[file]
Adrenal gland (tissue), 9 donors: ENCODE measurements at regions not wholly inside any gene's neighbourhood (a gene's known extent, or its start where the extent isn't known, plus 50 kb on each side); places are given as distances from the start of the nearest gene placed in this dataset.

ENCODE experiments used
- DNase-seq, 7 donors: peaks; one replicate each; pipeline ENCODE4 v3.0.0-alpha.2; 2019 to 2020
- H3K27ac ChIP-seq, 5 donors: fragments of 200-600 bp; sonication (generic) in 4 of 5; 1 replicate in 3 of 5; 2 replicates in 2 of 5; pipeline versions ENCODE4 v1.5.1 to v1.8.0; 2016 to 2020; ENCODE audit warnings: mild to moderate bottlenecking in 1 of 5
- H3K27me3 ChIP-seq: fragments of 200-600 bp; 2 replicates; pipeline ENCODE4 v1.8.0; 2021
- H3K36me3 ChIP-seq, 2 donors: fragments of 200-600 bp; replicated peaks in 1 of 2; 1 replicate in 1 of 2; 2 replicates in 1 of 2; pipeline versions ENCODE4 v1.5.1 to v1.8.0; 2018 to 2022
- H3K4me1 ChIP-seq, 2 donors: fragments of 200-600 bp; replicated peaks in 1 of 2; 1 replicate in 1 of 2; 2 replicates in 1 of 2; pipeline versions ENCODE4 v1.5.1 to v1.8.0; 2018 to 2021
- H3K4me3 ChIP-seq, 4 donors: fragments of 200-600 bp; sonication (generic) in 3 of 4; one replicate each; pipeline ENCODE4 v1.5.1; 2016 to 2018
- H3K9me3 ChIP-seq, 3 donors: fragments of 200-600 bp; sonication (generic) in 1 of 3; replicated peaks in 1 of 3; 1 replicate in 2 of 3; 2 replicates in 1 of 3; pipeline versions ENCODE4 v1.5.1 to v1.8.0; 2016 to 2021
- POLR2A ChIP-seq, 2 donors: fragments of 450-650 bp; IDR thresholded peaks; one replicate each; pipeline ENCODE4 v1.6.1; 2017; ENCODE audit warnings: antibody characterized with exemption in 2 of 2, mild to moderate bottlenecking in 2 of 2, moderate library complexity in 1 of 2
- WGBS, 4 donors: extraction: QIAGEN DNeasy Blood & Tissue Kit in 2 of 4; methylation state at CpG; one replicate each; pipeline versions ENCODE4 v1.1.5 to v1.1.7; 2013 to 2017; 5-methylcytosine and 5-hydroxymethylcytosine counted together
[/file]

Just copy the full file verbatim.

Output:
Adrenal gland (tissue), 9 donors: ENCODE measurements at regions not wholly inside any gene's neighbourhood (a gene's known extent, or its start where the extent isn't known, plus 50 kb on each side); places are given as distances from the start of the nearest gene placed in this dataset.

ENCODE experiments used
- DNase-seq, 7 donors: peaks; one replicate each; pipeline ENCODE4 v3.0.0-alpha.2; 2019 to 2020
- H3K27ac ChIP-seq, 5 donors: fragments of 200-600 bp; sonication (generic) in 4 of 5; 1 replicate in 3 of 5; 2 replicates in 2 of 5; pipeline versions ENCODE4 v1.5.1 to v1.8.0; 2016 to 2020; ENCODE audit warnings: mild to moderate bottlenecking in 1 of 5
- H3K27me3 ChIP-seq: fragments of 200-600 bp; 2 replicates; pipeline ENCODE4 v1.8.0; 2021
- H3K36me3 ChIP-seq, 2 donors: fragments of 200-600 bp; replicated peaks in 1 of 2; 1 replicate in 1 of 2; 2 replicates in 1 of 2; pipeline versions ENCODE4 v1.5.1 to v1.8.0; 2018 to 2022
- H3K4me1 ChIP-seq, 2 donors: fragments of 200-600 bp; replicated peaks in 1 of 2; 1 replicate in 1 of 2; 2 replicates in 1 of 2; pipeline versions ENCODE4 v1.5.1 to v1.8.0; 2018 to 2021
- H3K4me3 ChIP-seq, 4 donors: fragments of 200-600 bp; sonication (generic) in 3 of 4; one replicate each; pipeline ENCODE4 v1.5.1; 2016 to 2018
- H3K9me3 ChIP-seq, 3 donors: fragments of 200-600 bp; sonication (generic) in 1 of 3; replicated peaks in 1 of 3; 1 replicate in 2 of 3; 2 replicates in 1 of 3; pipeline versions ENCODE4 v1.5.1 to v1.8.0; 2016 to 2021
- POLR2A ChIP-seq, 2 donors: fragments of 450-650 bp; IDR thresholded peaks; one replicate each; pipeline ENCODE4 v1.6.1; 2017; ENCODE audit warnings: antibody characterized with exemption in 2 of 2, mild to moderate bottlenecking in 2 of 2, moderate library complexity in 1 of 2
- WGBS, 4 donors: extraction: QIAGEN DNeasy Blood & Tissue Kit in 2 of 4; methylation state at CpG; one replicate each; pipeline versions ENCODE4 v1.1.5 to v1.1.7; 2013 to 2017; 5-methylcytosine and 5-hydroxymethylcytosine counted together